Apple, Google, Other Silicon Valley Tech Giants Ordered To Pay $415M In No-Poaching Suit

United States District Judge Lucy Koh today approved a $415 million settlement in the Silicon Valley no-poaching case. The dollar figure comes after a previous $324 million settlement was rejected as being too low.

More than 64,000 workers are part of the case. The suit stems from a secret agreement among large tech firms like Google, Apple and Intel to not poach employees from one another. The effect of that sort of arrangement depresses employee mobility, and, therefore, wages.

Perhaps the victory that results here on behalf of the working portion of Silicon Valley is moral, but it still feels light. The dollar figure, before taxes and the like, is just under $6,500 apiece. The amount is based on the individual base salaries between 2005 and 2009 of the workers listed in the suit.

There’s no way to tell what each individual would be able to negotiate for themselves over the years, had the policy not been in place, but given what we know about technology salaries today, the settlement amount is paltry.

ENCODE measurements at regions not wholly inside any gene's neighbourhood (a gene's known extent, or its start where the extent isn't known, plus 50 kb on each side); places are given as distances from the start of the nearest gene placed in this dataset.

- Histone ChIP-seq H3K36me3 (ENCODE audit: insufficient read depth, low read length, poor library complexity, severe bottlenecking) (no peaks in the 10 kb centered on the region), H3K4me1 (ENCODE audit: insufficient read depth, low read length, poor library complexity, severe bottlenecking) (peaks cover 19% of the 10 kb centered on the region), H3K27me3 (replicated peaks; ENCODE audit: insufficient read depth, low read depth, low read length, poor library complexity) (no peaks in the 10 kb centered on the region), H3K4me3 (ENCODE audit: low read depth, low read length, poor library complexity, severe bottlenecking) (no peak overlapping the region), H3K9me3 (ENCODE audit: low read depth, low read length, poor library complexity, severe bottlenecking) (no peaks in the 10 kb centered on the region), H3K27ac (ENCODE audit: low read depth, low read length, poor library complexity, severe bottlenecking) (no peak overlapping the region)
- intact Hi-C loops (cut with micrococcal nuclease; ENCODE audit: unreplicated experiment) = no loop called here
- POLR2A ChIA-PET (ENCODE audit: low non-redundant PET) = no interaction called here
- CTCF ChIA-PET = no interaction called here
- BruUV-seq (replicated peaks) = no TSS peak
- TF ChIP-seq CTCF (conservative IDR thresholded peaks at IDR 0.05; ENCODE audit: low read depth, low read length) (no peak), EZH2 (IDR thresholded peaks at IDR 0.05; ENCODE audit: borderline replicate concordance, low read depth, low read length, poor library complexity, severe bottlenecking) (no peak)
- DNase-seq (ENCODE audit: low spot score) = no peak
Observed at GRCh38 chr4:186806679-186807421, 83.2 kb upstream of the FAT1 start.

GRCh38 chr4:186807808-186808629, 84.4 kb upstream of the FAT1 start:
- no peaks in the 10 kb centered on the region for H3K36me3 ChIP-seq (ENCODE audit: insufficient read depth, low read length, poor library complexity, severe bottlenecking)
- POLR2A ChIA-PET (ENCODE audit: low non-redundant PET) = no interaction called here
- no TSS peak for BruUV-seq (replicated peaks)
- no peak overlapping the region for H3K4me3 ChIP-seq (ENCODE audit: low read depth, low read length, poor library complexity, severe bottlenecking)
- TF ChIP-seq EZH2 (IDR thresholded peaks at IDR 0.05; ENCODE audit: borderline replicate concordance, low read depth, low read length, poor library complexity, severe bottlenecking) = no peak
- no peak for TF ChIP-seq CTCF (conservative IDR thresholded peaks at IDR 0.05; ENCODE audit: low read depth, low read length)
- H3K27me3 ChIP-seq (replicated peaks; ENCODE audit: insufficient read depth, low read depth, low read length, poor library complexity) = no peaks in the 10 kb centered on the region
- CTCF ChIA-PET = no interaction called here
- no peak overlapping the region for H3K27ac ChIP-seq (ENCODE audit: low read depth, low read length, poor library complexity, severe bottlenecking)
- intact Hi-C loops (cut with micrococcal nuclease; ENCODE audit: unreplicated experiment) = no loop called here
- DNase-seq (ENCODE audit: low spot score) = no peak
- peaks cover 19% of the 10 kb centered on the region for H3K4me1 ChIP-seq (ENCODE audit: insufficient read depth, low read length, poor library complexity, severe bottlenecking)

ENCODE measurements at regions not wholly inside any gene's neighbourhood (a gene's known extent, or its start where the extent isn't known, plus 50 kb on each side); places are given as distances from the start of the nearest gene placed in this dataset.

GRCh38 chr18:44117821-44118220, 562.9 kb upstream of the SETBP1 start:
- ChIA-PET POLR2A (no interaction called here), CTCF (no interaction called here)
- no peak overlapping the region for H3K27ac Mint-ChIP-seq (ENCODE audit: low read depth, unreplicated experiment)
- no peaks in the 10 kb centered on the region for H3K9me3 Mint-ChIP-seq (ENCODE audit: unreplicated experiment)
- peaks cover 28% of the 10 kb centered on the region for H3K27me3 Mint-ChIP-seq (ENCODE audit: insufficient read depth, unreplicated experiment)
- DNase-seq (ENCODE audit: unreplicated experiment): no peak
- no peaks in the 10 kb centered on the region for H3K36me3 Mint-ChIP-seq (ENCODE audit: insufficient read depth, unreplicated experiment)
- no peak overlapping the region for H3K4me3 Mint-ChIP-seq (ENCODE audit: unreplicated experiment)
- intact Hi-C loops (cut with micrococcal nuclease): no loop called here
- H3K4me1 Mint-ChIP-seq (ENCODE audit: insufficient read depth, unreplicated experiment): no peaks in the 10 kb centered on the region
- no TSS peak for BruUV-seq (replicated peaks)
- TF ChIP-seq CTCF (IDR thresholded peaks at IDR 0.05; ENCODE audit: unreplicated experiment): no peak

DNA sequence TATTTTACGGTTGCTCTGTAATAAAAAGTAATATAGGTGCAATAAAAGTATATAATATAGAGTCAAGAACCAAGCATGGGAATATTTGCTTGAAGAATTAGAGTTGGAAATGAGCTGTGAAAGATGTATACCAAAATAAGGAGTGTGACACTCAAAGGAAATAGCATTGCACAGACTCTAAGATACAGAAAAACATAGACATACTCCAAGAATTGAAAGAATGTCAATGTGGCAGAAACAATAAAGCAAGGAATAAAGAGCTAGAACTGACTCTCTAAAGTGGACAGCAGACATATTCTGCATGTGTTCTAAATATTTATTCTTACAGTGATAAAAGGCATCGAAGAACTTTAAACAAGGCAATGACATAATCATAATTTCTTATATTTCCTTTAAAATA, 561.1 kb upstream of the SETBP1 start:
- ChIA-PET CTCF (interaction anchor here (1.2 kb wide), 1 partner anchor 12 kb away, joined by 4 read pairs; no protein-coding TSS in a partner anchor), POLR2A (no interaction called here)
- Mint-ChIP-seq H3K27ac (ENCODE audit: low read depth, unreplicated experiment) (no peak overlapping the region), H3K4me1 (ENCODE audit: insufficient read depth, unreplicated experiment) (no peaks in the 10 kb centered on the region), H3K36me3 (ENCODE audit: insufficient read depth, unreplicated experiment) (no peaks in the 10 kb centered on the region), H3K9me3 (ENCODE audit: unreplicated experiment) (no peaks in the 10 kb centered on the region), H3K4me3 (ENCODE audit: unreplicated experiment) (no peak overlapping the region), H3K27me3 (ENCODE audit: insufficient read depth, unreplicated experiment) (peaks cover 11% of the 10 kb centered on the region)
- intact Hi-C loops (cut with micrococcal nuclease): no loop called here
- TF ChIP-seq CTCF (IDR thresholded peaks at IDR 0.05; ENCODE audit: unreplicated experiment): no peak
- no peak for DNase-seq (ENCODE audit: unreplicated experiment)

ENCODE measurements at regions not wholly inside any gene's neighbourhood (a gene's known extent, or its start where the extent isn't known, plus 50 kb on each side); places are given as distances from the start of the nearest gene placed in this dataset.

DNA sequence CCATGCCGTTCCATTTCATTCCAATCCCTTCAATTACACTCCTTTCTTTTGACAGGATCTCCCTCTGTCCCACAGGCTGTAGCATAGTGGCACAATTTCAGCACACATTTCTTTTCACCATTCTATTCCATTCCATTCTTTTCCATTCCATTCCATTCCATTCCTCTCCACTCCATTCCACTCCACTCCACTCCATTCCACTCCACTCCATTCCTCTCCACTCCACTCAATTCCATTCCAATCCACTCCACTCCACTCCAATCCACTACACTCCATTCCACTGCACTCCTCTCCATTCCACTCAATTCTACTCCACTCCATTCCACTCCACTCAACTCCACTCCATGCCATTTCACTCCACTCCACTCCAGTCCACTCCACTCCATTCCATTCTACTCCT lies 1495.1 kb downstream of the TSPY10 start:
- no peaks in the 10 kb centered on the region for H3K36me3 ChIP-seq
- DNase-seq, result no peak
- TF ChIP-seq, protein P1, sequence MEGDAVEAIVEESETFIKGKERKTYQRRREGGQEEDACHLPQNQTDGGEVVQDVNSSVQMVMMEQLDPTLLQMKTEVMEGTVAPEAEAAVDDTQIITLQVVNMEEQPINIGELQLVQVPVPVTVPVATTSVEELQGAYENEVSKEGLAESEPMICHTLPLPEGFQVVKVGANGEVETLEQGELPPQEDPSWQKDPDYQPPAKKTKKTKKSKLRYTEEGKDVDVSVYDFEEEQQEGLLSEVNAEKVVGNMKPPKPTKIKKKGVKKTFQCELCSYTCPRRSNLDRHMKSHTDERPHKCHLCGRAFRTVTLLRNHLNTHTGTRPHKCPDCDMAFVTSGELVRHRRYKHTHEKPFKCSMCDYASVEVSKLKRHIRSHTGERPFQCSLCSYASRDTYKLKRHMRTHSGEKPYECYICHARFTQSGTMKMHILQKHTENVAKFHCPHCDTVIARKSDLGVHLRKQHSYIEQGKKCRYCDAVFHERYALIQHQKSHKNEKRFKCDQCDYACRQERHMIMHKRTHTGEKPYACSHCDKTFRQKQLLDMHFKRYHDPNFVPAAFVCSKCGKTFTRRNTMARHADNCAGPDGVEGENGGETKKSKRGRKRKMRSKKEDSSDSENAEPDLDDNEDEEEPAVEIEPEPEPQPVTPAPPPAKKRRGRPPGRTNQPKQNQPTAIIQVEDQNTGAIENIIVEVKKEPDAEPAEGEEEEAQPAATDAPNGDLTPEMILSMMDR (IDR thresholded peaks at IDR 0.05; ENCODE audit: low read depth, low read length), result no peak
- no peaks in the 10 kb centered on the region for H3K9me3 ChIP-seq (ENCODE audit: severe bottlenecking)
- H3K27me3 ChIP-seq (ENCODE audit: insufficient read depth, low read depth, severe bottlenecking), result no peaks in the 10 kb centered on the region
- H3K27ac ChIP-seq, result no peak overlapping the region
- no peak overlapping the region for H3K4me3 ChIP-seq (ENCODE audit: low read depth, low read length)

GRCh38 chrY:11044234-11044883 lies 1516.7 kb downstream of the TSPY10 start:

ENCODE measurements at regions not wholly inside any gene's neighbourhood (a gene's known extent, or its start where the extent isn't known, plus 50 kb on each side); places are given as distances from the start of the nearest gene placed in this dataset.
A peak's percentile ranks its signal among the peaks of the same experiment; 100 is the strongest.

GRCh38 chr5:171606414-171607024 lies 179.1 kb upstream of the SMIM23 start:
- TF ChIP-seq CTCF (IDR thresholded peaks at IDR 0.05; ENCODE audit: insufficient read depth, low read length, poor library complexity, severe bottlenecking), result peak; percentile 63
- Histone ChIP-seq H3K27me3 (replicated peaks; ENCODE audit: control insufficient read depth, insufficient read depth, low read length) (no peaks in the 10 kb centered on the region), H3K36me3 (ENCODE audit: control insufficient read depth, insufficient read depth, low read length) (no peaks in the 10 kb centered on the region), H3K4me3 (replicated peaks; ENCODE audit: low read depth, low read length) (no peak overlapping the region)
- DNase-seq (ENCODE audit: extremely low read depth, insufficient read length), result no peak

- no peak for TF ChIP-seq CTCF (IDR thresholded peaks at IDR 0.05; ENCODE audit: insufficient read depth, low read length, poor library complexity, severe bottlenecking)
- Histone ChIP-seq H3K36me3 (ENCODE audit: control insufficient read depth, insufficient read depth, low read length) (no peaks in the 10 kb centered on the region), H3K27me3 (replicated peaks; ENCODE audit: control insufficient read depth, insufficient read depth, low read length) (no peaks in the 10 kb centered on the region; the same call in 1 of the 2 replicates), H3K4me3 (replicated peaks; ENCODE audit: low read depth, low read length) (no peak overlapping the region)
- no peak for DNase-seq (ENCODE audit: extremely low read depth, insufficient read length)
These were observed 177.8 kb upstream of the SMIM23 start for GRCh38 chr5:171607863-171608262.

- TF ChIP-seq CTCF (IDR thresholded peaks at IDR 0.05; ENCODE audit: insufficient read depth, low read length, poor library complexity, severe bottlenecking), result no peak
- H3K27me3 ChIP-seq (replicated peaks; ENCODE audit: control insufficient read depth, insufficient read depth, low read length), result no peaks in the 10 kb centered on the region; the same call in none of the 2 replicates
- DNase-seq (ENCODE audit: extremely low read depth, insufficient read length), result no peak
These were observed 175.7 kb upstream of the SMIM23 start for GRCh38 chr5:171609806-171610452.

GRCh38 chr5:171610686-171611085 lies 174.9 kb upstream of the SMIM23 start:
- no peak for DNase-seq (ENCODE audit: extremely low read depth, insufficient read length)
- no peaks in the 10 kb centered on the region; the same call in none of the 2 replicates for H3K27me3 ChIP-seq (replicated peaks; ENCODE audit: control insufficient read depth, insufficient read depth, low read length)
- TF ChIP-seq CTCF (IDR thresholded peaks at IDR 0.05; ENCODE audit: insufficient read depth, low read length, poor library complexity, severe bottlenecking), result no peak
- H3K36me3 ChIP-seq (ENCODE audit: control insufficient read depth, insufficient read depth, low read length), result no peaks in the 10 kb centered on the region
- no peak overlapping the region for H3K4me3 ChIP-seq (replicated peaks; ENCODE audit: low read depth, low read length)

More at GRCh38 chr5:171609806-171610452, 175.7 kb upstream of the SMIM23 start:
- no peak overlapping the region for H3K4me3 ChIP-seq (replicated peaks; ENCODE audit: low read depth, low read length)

The case has proven an embarrassment to the companies, who spend heavily on employee retention and care; a pledge to have a pool for employee use is nice, but when you are working at the same time to systemically limit the earnings potential of your staff, the side-hug can feel slightly disingenuous.

Facebook was a notable ‘no’ to the agreement. You can spin that as Facebook having its own employees’ best interest in mind, or that it was hot enough back then that it didn’t want to disarm. Regardless, its decision stands out.

The case, and its precipitant situation are not new. As TechCrunch reported in 2012, a Steve Jobs comment gave partial cause for the class-action suit.

We must do whatever we can to stop cold calling each other’s employees and other competitive recruiting efforts between the companies.

The dollar amount in question is sufficiently diminutive that it’s doubtful that it contains much in the way of a corrective lesson for the companies at fault. Still, it’s something.